I think most people who’ve travelled can relate to having a “holiday self”—basically a version of yourself that you hope to magically turn into once you leave for a holiday. My holiday self is suuuuper chill, way more spontaneous than anyone you’ve met before, and has tons of time to read tons of books. Holiday Monique prompts Real Monique to pack way too many books in my suitcase and tempts Real Monique to leave hotel bookings and holiday activities to chance and spontaneity. Realistically, though, I’m going to get stressed if I haven’t planned my trip. I’m relatively spontaneous, but still like to book things ahead and not leave too much to chance. I love to read, but I know that I’m not going to be sitting down with a book my whole trip.

Make sure you’re being realistic with the things you’re bringing on your trip; this includes in your carry on. Do you need more than one box of crackers? Are you actually going to read 3 whole books on your 10-hour flight? You don’t want to get stuck with a bulky, heavy carry-on when you’re not even going to be using half the stuff inside it,

Bring a change of clothes

Okay, I know that most normal, grown people don’t tend to spill stuff all over themselves while eating or drinking, and I know that you’re most likely not going to sweat through all your clothes. BUT you never know what might happen while you’re travelling. I once had a flight attendant spill a cup of hot tea all over me when we hit turbulence and I couldn’t do anything except dab at it with the 2 paper napkins he dropped in my lap before moving further down the aisle. Situations like these are why you should bring at least a spare t-shirt. I always bring an entire change of clothes—t-shirt, pants, undies, socks, the lot. I feel SO much fresher (and less stinky) if I can change my outfit toward the end of my flight.

I’m not a total expert on travel, I’ll admit. But I’ve definitely taken quite a few flights in my day and I’d like to think I know what I’m talking about. So follow my advice, or don’t. Be smelly and greasy with gross skin and raging jet lag. That’s your call.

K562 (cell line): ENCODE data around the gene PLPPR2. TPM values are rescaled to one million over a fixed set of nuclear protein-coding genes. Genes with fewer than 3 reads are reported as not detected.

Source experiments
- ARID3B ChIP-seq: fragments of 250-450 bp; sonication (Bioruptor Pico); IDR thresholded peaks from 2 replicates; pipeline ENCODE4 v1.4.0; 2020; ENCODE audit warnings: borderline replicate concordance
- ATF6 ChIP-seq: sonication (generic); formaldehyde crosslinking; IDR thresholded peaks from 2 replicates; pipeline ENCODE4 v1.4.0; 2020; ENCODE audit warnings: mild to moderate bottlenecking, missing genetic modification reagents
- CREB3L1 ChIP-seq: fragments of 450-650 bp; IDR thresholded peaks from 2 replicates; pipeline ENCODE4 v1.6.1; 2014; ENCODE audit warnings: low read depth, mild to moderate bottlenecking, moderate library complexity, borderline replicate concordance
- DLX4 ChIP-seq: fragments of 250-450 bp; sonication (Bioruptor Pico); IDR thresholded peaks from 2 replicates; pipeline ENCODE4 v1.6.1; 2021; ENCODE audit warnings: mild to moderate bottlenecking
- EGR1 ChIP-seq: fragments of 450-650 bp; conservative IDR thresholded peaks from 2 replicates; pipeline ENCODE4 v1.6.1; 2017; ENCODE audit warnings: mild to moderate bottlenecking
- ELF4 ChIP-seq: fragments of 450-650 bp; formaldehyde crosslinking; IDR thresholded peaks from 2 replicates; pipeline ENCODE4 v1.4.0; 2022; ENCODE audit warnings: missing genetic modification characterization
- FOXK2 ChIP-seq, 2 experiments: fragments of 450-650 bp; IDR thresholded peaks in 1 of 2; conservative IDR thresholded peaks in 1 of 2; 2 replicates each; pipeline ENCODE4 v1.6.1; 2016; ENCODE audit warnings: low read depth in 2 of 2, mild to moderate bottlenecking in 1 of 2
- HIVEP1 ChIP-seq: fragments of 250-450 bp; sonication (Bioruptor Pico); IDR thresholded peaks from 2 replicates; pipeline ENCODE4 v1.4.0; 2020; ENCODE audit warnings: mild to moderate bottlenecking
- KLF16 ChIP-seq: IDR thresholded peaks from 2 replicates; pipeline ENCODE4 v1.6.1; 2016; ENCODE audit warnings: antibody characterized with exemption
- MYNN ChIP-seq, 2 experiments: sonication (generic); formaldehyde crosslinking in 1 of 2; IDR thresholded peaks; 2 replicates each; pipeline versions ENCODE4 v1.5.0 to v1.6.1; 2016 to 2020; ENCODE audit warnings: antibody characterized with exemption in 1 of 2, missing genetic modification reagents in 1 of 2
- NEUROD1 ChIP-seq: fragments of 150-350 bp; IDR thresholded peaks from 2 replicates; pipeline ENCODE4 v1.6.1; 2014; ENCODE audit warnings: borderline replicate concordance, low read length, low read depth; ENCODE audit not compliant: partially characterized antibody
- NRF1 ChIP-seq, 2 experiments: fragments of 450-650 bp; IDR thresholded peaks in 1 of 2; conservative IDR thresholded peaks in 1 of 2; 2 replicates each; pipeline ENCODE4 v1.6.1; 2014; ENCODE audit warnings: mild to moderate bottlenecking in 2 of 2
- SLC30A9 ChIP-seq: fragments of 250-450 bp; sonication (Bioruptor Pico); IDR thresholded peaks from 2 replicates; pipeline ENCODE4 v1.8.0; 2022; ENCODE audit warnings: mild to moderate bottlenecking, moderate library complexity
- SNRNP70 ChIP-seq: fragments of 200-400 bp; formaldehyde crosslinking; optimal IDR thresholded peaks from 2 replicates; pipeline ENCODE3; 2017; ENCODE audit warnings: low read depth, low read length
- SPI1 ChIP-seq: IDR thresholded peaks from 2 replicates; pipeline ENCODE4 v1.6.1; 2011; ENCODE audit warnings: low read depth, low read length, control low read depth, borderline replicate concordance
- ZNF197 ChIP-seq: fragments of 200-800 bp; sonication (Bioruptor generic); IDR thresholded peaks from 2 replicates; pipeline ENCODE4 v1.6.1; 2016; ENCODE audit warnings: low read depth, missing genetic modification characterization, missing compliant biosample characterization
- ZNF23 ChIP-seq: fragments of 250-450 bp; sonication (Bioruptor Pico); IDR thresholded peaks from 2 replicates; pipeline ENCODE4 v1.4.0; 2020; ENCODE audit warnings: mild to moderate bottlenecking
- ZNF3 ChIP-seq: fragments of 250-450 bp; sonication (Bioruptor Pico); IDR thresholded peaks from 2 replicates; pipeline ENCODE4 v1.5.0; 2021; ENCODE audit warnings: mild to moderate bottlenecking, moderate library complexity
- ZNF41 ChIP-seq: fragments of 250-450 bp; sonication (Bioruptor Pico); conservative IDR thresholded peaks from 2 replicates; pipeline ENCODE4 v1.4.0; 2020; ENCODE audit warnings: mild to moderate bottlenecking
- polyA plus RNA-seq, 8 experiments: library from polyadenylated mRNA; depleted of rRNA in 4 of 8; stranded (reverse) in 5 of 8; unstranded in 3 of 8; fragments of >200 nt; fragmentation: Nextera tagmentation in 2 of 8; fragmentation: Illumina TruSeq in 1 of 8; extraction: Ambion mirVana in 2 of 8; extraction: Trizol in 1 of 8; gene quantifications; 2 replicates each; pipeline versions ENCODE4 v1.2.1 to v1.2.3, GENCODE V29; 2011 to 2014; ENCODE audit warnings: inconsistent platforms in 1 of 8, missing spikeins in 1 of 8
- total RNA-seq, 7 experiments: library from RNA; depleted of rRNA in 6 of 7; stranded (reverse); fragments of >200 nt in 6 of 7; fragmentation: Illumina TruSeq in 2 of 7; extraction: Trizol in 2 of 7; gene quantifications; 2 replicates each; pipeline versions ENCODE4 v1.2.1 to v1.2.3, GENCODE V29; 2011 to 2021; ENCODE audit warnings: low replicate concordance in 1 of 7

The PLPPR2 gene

My Favourite Apps I Use Daily (That Aren’t Social Media)

To anyone who refuses to update their iPhone on principle: first of all, power to you. Personally I’m a sucker for the promise of new emojis, but kudos for resisting the temptation to check out Apple’s newest, probably arbitrary features.

However, if you are participating in la résistance contre Apple, that means you probably haven’t seen the new Screen Time feature that Apple rolled out. The feature shows you how much time you’re spending on your phone each day, and what that time is being allocated to. It’s super confronting to see how much time you (I) spend on your (my) phone, and especially how much of that time you (again, I) have been spending scrolling mindlessly through Instagram, Twitter, and Facebook.

Looking at my daily screen time now, it’s 3:40pm and I’ve spent 3h 38min on my phone of the 5-ish hours that I’ve been awake. Granted, an hour or so of that was just spent on Apple music while I worked out this morning. But 2 whole hours of it has been on social networking sites (mainly Instagram)! I’m almost embarrassed to even put those numbers in this post (please don’t judge me).

So a couple of weeks ago, after dissecting and neurotically obsessing over how much time I was wasting on my phone and all the productive things I could’ve been doing in those hours instead, I made a pact. I vowed that I would make an effort to make the time that I spend on my phone more productive. Instead of opening the same social media app for the 3rd time in 15 minutes, I downloaded some apps on my phone that will (hopefully) benefit me more than just seeing memes and fitspo posts and Barbie doll-esque influencers float across my screen. So here’s a list of my favourites that I use regularly, if not daily.


I randomly stumbled across this one on the app store, decided to give it a go, and haven’t looked back since. I guess it’s kind of life coach-y, but it’s more so just an app to help you stay on track with/accomplish your goals. It also has features that allow you to evaluate and talk about how you feel about different areas of your life (the categories are Love & Relationships, Health & Fitness, Career & Education, Personal Development, Family, Friends & Social Life, Fun & Recreation, and Finances). You can set goals within these categories, or just general life goals. The app sends you articles and resources based on how you rank each category, as well as various courses like meditation courses and workout courses. It’s really helped me to stay motivated, especially with regards to exercising and staying active, and I love that I can jot stuff down that I’m thinking or feeling without feeling like I’m having to officially ~journal~ everything.